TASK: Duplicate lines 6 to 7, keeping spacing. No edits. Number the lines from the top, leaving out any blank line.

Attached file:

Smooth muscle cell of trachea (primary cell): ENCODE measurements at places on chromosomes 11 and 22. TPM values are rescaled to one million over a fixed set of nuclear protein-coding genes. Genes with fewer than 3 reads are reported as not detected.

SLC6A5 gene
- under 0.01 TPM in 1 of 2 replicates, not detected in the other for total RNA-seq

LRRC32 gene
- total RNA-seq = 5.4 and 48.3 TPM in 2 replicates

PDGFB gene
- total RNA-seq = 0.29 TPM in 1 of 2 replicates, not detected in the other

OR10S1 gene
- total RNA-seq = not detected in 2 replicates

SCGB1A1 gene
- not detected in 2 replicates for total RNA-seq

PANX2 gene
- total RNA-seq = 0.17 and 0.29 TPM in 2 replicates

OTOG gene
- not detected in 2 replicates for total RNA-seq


PDGFB gene
- total RNA-seq = 0.29 TPM in 1 of 2 replicates, not detected in the other